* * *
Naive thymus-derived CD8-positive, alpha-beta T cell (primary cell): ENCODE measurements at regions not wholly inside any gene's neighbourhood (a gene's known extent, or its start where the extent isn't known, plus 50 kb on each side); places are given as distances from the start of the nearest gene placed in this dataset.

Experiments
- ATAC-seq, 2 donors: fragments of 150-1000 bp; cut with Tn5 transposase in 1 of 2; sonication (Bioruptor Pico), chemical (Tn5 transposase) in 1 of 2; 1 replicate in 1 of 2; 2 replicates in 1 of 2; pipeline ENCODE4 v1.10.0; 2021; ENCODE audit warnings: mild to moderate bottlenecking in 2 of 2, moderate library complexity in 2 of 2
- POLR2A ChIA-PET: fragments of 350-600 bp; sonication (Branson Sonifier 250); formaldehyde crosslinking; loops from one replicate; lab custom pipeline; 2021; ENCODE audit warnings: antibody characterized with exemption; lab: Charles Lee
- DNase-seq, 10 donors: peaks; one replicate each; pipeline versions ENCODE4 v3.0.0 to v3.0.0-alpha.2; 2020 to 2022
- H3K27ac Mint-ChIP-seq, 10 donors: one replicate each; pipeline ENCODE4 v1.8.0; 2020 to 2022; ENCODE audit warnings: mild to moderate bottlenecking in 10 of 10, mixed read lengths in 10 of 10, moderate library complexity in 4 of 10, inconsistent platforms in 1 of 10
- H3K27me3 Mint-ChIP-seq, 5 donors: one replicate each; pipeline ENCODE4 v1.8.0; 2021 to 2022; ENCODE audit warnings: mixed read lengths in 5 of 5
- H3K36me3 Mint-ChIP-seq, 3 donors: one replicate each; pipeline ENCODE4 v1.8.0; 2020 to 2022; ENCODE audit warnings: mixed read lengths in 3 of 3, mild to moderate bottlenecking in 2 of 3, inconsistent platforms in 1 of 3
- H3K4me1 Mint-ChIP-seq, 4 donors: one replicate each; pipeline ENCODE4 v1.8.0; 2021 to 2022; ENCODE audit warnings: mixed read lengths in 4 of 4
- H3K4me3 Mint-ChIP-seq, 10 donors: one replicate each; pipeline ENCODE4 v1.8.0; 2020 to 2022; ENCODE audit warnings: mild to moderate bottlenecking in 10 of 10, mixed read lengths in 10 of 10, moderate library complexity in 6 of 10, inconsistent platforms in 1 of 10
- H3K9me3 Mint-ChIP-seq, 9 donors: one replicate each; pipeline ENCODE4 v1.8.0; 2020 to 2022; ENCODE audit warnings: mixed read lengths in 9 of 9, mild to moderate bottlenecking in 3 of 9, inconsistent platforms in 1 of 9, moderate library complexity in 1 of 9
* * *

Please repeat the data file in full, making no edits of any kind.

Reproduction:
Naive thymus-derived CD8-positive, alpha-beta T cell (primary cell): ENCODE measurements at regions not wholly inside any gene's neighbourhood (a gene's known extent, or its start where the extent isn't known, plus 50 kb on each side); places are given as distances from the start of the nearest gene placed in this dataset.

Experiments
- ATAC-seq, 2 donors: fragments of 150-1000 bp; cut with Tn5 transposase in 1 of 2; sonication (Bioruptor Pico), chemical (Tn5 transposase) in 1 of 2; 1 replicate in 1 of 2; 2 replicates in 1 of 2; pipeline ENCODE4 v1.10.0; 2021; ENCODE audit warnings: mild to moderate bottlenecking in 2 of 2, moderate library complexity in 2 of 2
- POLR2A ChIA-PET: fragments of 350-600 bp; sonication (Branson Sonifier 250); formaldehyde crosslinking; loops from one replicate; lab custom pipeline; 2021; ENCODE audit warnings: antibody characterized with exemption; lab: Charles Lee
- DNase-seq, 10 donors: peaks; one replicate each; pipeline versions ENCODE4 v3.0.0 to v3.0.0-alpha.2; 2020 to 2022
- H3K27ac Mint-ChIP-seq, 10 donors: one replicate each; pipeline ENCODE4 v1.8.0; 2020 to 2022; ENCODE audit warnings: mild to moderate bottlenecking in 10 of 10, mixed read lengths in 10 of 10, moderate library complexity in 4 of 10, inconsistent platforms in 1 of 10
- H3K27me3 Mint-ChIP-seq, 5 donors: one replicate each; pipeline ENCODE4 v1.8.0; 2021 to 2022; ENCODE audit warnings: mixed read lengths in 5 of 5
- H3K36me3 Mint-ChIP-seq, 3 donors: one replicate each; pipeline ENCODE4 v1.8.0; 2020 to 2022; ENCODE audit warnings: mixed read lengths in 3 of 3, mild to moderate bottlenecking in 2 of 3, inconsistent platforms in 1 of 3
- H3K4me1 Mint-ChIP-seq, 4 donors: one replicate each; pipeline ENCODE4 v1.8.0; 2021 to 2022; ENCODE audit warnings: mixed read lengths in 4 of 4
- H3K4me3 Mint-ChIP-seq, 10 donors: one replicate each; pipeline ENCODE4 v1.8.0; 2020 to 2022; ENCODE audit warnings: mild to moderate bottlenecking in 10 of 10, mixed read lengths in 10 of 10, moderate library complexity in 6 of 10, inconsistent platforms in 1 of 10
- H3K9me3 Mint-ChIP-seq, 9 donors: one replicate each; pipeline ENCODE4 v1.8.0; 2020 to 2022; ENCODE audit warnings: mixed read lengths in 9 of 9, mild to moderate bottlenecking in 3 of 9, inconsistent platforms in 1 of 9, moderate library complexity in 1 of 9